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Frock v. Colvin

United States District Court, Tenth Circuit

September 11, 2013

JESSICA FROCK, o/b/o L.F., a minor, Plaintiff,
CAROLYN W. COLVIN, Acting Commissioner of Social Security, [1] Defendant.



This is an action reviewing the final decision of the Commissioner of Social Security denying Jessica Frock supplemental security income payments for her child L.F. (hereinafter referred to as “plaintiff”). The matter has been fully briefed by the parties.

I. General legal standards

The court's standard of review is set forth in 42 U.S.C. § 405(g), which provides that "the findings of the Commissioner as to any fact, if supported by substantial evidence, shall be conclusive." The court should review the Commissioner's decision to determine only whether the decision was supported by substantial evidence and whether the Commissioner applied the correct legal standards. Glenn v. Shalala, 21 F.3d 983, 984 (10th Cir. 1994). Substantial evidence requires more than a scintilla, but less than a preponderance, and is satisfied by such evidence that a reasonable mind might accept to support the conclusion. The determination of whether substantial evidence supports the Commissioner's decision is not simply a quantitative exercise, for evidence is not substantial if it is overwhelmed by other evidence or if it really constitutes mere conclusion. Ray v. Bowen, 865 F.2d 222, 224 (10th Cir. 1989). Although the court is not to reweigh the evidence, the findings of the Commissioner will not be mechanically accepted. Nor will the findings be affirmed by isolating facts and labeling them substantial evidence, as the court must scrutinize the entire record in determining whether the Commissioner's conclusions are rational. Graham v. Sullivan, 794 F.Supp. 1045, 1047 (D. Kan. 1992). The court should examine the record as a whole, including whatever in the record fairly detracts from the weight of the Commissioner's decision and, on that basis, determine if the substantiality of the evidence test has been met. Glenn, 21 F.3d at 984.

II. Legal standards for child disability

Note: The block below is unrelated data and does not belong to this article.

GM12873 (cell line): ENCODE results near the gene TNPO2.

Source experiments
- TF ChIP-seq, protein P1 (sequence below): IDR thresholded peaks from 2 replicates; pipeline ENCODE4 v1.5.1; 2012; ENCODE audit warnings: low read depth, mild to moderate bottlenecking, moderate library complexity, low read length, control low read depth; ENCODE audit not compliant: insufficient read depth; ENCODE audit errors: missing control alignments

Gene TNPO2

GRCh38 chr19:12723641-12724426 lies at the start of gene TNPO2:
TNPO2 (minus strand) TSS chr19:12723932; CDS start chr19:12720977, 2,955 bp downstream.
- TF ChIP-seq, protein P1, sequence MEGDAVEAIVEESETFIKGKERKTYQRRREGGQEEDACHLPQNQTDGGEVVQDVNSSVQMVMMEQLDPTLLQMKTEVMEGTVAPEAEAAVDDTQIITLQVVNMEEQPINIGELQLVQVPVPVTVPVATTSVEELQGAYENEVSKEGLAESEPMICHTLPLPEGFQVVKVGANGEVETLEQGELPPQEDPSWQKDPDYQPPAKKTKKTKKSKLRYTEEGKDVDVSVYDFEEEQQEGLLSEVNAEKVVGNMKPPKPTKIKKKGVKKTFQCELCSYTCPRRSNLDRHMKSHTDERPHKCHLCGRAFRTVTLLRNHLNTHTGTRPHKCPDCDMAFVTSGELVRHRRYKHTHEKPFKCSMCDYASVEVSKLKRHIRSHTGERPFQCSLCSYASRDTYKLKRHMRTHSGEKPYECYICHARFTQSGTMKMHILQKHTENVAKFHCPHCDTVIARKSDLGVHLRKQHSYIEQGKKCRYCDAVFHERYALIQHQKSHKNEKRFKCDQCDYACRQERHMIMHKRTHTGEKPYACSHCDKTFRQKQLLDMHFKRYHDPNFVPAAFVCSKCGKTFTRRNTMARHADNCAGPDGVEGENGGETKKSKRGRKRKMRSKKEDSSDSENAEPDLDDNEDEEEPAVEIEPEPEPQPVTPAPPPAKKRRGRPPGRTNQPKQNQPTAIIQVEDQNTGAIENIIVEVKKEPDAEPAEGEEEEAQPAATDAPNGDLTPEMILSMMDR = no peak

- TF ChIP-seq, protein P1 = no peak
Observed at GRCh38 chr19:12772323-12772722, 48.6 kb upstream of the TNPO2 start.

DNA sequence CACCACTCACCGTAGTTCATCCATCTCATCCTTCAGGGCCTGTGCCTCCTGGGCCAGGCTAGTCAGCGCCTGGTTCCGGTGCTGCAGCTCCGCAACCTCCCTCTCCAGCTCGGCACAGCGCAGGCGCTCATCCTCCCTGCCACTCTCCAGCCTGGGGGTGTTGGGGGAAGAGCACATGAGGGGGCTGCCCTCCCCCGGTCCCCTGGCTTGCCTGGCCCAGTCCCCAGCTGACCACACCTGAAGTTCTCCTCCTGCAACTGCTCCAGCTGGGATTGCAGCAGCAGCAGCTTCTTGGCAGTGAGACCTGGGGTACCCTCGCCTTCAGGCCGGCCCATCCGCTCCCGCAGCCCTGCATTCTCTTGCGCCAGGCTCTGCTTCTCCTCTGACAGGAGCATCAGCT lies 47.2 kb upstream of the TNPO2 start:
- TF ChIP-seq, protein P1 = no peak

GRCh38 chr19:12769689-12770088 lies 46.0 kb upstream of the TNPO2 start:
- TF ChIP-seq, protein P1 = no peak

The ALJ is required to apply a three-step analysis when making a determination of whether a child is disabled. In order to find that a child is disabled, the ALJ must determine, in this order, (1) that the child is not engaged in substantial gainful activity, (2) that the child has an impairment or combination of impairments that is severe, and (3) that the child’s impairment meets, medically equals, or functionally equals a listed impairment. Briggs v. Massanari, 248 F.3d 1235, 1237 (10th Cir. 2001); 20 C.F.R. § 416.924(a) (2012 at 858).

If a child has a severe impairment which does not meet or medically equal any listing, the ALJ must decide whether the severe impairment results in limitations that functionally equal the listings. By “functionally equal the listings, ” the agency means that the severe impairment must be of listing level severity, i.e., it must result in marked limitations in two domains of functioning or an extreme limitation in one domain. 20 C.F.R. § 416.926a(a). The six domains to be considered are: (1) acquiring and using information, (2) attending and completing tasks, (3) interacting and relating with others, (4) moving about and manipulating objects, (5) caring for yourself, and (6) health and physical well-being. 20 C.F.R. § 416.926a(b)(1).

III. History of case

On August 12, 2011, administrative law judge (ALJ) John B. Langland issued his decision (R. at 12-25). Plaintiff was born on November 22, 2009 (R. at 15). Jessica Frock filed her application on behalf of her son on March 25, 2010 (R. at 12). At step one, the ALJ determined that plaintiff has not engaged in substantial gainful activity since the application date (R. at 15). At step two, the ALJ found that plaintiff has the following severe impairments: left fibular hemilemia status post syme amputation and osteotomy of left ankle (R. at 15). At step three, the ALJ determined that plaintiff’s impairments do not medically meet, equal or functionally equal a listed impairment (R. at 15-24). Therefore, the ALJ concluded that plaintiff has not been disabled since March 25, 2010, the application date (R. at 24).

III. Did the ALJ err in finding that plaintiff’s impairment did not meet or equal listed impairment 101.05B?

Plaintiff was born on November 22, 2009 (R. at 15). Plaintiff was born with a deformed left leg. Plaintiff underwent a below-the-knee amputation of his left leg on September 21, 2010. Plaintiff received his first prosthesis on November 7, 2010 (Doc. 14 at 4-5, 10; Doc. 23 at 2). Plaintiff was 1 year and between 8 and 9 months old at the time of the ALJ decision on August 12, 2011.

Listed impairment 101.05B is as follows:

Amputation (due to any cause)… B. One of both lower extremities at or above the tarsal region, with stump complications resulting in medical inability to use a prosthetic device to ambulate effectively, as defined in 101.00B2b, ...

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